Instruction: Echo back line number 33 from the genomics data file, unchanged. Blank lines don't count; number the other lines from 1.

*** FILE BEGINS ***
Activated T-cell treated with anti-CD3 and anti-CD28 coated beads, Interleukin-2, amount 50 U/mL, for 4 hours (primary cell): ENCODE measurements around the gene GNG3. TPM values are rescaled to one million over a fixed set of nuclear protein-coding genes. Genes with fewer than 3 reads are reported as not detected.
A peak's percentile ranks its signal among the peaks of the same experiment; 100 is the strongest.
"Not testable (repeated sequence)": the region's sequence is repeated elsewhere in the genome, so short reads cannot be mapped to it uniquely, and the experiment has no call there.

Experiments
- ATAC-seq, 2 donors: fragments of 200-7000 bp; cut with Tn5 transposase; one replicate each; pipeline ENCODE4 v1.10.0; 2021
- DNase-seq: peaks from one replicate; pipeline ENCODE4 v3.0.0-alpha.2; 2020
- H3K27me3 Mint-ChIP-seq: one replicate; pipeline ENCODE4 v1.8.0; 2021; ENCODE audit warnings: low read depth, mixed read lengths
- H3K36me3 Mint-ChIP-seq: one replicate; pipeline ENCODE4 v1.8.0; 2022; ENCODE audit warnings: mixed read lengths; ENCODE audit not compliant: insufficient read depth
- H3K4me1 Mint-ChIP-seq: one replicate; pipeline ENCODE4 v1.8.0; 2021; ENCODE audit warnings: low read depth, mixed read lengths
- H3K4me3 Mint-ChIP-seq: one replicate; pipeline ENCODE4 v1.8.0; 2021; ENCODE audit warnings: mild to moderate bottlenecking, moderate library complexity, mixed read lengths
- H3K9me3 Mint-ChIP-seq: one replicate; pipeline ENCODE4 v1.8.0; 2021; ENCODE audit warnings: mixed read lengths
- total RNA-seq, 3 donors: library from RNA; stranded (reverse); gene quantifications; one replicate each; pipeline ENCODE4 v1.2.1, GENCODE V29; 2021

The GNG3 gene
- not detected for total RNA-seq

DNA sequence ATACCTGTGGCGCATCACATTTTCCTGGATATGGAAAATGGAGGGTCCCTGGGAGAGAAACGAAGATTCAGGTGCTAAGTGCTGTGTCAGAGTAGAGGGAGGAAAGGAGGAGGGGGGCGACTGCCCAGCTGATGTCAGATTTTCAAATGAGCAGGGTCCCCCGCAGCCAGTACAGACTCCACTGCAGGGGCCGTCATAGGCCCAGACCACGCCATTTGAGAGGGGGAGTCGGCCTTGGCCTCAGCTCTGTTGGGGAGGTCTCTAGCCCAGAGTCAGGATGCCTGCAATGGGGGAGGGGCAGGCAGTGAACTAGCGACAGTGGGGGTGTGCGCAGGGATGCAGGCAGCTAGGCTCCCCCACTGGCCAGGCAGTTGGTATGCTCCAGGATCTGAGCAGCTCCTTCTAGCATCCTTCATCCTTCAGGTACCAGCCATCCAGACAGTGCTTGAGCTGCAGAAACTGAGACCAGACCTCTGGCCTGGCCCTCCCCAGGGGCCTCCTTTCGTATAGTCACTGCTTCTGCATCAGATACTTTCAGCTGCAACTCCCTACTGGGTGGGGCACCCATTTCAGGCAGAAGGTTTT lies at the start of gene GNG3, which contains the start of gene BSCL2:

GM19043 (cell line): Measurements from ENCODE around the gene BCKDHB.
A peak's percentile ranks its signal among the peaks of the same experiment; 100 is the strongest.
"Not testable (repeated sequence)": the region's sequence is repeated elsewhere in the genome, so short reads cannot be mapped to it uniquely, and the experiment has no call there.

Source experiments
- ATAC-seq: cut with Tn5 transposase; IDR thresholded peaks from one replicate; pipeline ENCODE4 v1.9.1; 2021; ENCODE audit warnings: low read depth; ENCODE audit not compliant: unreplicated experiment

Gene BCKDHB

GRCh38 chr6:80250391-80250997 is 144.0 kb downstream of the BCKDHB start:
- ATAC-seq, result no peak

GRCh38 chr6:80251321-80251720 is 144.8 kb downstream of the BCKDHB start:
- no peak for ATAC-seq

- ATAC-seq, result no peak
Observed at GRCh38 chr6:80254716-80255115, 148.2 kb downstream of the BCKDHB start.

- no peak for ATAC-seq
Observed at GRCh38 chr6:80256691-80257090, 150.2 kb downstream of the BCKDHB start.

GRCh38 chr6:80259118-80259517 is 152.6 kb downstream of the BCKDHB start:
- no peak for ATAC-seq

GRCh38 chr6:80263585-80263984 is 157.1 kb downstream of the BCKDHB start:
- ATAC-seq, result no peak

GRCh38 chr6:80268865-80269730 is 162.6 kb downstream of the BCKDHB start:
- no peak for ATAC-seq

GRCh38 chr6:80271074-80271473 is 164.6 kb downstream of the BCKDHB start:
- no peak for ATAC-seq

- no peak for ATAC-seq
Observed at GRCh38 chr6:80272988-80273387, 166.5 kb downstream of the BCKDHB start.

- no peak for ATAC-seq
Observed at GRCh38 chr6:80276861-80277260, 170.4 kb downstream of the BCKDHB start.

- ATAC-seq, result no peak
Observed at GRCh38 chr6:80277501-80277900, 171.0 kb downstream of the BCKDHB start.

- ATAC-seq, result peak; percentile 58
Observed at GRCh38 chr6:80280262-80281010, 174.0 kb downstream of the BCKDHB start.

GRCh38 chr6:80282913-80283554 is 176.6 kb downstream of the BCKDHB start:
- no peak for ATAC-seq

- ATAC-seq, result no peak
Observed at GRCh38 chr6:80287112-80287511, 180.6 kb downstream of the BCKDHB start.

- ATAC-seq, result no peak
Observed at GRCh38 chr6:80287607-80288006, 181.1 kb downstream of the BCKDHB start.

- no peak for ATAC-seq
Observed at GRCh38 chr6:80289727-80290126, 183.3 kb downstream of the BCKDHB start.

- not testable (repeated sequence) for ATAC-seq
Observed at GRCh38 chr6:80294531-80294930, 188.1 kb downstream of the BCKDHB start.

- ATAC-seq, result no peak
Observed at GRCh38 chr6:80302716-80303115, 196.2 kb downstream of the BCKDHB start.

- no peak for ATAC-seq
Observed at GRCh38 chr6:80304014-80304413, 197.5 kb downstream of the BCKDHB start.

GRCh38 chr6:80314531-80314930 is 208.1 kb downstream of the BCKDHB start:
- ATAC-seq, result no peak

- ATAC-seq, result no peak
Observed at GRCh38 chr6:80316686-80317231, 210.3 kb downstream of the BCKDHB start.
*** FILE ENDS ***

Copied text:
- ATAC-seq, result no peak